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Hajj Stampede Kills at Least 345 Pilgrims

Worshipers trip over luggage and are crushed by crowds thronging a Saudi site for a key rite.

January 13, 2006|Megan K. Stack | Times Staff Writer

CAIRO — A stampede at one of Islam's holiest sites crushed to death at least 345 worshipers Thursday, tainting with tragedy the annual hajj pilgrimage to the Muslim religion's birthplace in Saudi Arabia.

As thick waves of worshipers made their way through the desert plain of Mina to perform one of the fundamental rituals of hajj, lost luggage piled up underfoot and tripped pilgrims. With thousands of eager Muslims pressing from behind, the bodies quickly piled up -- and the crowd trampled them.

More than 1,000 people were injured in the crush.

"The bodies were piled up," Egyptian pilgrim Suad abu Hamada told Associated Press. "I couldn't count them. They were too many."

"We tried to encircle the women to protect them," said an Egyptian pilgrim who spoke with Al Arabiya satellite television channel from his hospital bed. "But it was useless. They are all gone."

The stampede took place as the pilgrims clambered toward a massive pedestrian bridge to pelt seven pebbles at each of the three pillars representing the devil. Mina, a stretch of desert outside the holy city of Mecca, usually draws the thickest crowds of the hajj and has been the scene of similar stampedes.

Saudi authorities had widened the bridge and built extra ramps this year in hopes of easing the flow of worshipers. They had also lengthened the duration of the rite so that the pilgrims would be less frenzied.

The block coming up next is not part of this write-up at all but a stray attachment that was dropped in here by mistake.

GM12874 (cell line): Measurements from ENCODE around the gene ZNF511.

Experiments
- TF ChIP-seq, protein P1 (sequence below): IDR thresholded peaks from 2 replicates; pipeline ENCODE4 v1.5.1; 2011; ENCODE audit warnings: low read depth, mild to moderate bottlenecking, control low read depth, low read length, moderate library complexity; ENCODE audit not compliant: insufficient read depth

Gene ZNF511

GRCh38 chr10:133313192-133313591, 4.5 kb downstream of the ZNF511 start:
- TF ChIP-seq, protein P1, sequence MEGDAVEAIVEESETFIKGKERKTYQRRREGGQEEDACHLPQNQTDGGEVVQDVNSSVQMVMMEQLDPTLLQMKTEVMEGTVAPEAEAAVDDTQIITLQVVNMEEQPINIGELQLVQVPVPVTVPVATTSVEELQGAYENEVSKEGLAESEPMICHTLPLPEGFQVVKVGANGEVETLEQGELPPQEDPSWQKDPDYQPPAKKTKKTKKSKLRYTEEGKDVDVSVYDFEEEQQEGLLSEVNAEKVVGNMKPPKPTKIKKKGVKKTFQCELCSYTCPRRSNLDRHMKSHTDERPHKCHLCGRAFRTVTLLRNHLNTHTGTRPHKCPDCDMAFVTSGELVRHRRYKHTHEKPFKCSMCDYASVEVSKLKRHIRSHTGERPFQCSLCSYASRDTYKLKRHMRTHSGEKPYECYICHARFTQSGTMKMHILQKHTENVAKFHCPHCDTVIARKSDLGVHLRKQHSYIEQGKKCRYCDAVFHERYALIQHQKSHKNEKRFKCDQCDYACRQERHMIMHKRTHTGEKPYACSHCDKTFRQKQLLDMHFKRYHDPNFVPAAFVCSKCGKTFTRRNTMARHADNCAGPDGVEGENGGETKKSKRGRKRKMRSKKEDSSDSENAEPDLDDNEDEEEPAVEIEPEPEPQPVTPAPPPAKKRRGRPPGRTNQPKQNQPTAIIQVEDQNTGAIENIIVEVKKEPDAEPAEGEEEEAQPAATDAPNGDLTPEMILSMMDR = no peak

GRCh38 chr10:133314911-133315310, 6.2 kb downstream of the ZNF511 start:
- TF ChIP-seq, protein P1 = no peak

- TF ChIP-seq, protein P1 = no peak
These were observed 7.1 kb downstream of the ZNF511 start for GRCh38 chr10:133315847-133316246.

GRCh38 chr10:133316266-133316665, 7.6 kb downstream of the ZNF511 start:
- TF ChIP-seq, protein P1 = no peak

Two million Muslims from all over the world have traveled to the Saudi holy sites this year to participate in the hajj.

All Muslims of sound body and financial ability are required to perform the pilgrimage once in their lifetime; the hajj is one of the five pillars of the Islamic faith.

"It's a very terrible situation. You know, today we almost died because when the accidents happened they had to stop the flow of people and the people were just pushing over each other," Khaled Batarfi, a Saudi newspaper editor who was near the scene, said in a telephone interview. "You're being pushed from behind and around."

Although banned by the Saudi government from covering the hajj, the Arabic satellite channel Al Jazeera aired live footage of the scene after the stampede. It showed bodies lying on the ground, covered with white sheets.

An unnamed Libyan pilgrim who said he had witnessed the stampede phoned Al Jazeera to vent his anger at security forces.

"The Saudi security personnel are to blame. They did not move in time to stop the crisis," he said. "The stampede was well underway for half an hour, and the Saudis did not do anything except shouting on the microphones, asking everyone to calm down. The rescue people or the security should have intervened earlier instead of standing far away and shouting."